Dreaming is fun. Talking is easy. However, getting things done is really hard.
Most organizations develop detailed and lengthy plans. There is a minor problem though: most plans never come to fruition. Just look around you. Virtually all organizations talk about what they plan to do in lofty terms, mistaking their verbosity for actual results. Size is a natural enemy of getting things done. Governments and large organizations are a good example of this phenomenon. Numerous layers of management lead to greater bureaucracy, lengthy processes, less accountability, all of which then result in lesser productivity.
Size can be an inhibitor, but so can one’s actions. How would you rate yourself? Do you regularly make deadlines? Did you finish that project you committed to? Is your inbox cleared out? Have you called your parents recently?
Entrepreneurs view themselves as people of ideas and action, and they are. But some of them also think of themselves as visionaries, dashing around, formulating ideas and directing action. Before anything is actually done, the word goes out – “Hold it”- the visionary has a new idea.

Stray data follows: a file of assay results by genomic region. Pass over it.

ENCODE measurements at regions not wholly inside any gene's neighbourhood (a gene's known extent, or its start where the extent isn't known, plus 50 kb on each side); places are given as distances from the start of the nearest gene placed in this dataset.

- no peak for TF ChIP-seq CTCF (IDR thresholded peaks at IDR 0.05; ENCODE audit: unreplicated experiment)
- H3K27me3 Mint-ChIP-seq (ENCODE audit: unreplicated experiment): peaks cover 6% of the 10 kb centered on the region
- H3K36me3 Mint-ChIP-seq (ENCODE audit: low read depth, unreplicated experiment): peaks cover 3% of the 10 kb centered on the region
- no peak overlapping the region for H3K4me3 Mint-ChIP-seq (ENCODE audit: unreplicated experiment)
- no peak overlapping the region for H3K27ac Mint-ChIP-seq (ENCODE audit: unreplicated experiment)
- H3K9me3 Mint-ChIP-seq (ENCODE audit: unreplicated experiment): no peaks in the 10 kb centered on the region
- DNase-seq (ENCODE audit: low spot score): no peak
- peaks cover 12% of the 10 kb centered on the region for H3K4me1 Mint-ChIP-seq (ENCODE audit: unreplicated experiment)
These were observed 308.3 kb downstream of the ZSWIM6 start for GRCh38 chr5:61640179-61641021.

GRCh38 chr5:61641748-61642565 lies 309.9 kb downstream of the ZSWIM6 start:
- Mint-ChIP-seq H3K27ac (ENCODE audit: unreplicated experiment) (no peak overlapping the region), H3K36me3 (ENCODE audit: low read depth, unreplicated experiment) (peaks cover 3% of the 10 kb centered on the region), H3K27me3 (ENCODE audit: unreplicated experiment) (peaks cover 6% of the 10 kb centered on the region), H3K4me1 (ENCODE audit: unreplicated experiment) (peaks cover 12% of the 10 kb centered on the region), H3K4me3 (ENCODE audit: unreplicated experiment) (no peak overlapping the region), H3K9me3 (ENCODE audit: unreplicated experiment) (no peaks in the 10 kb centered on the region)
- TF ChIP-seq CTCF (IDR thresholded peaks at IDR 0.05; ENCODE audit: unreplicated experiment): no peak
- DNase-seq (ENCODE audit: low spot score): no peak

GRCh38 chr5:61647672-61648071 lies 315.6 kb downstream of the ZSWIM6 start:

While it can be exhilarating to play the lead role, chaos, bedlam, frustration, fear and ire are often the end result. An excerpt from a 2015 Fortune article titled “Jawbone: The trials of a 16-year-old can’t-miss startup,” described the story of well-loved entrepreneurs with big ideas who often missed product deadlines. After 16 years they are still in the startup phase. Another article talks about “Fab the design-focused e-commerce site that said it would generate $250 million in revenue in 2013. It ended up bringing in around $100 million…Fab shrank from 750 employees to 150.” Ideas and execution are different creatures.
Shakespeare was evidently thinking about this when he developed the concept of “Prattle without Practice” in Othello. I have encountered many prattlers in my business life. Sometimes people prattle because they think their role as the head honcho demands it. Humans also babble when they are either bereft or have an overabundance of ideas. I plead guilty too. I love discussions and I take great pride in talking to the rank and file about all sorts of ideas. The problem is that when a boss utters an idea, it is sometimes hard to distinguish between an edict and an unformed suggestion that can be safely discarded. At the end of my first year of running a very large business, I was asked what the most important lesson I had learned was. “How to keep my mouth shut,” was my answer.
Verinder Syal, Author: Discover The Entrepreneur Within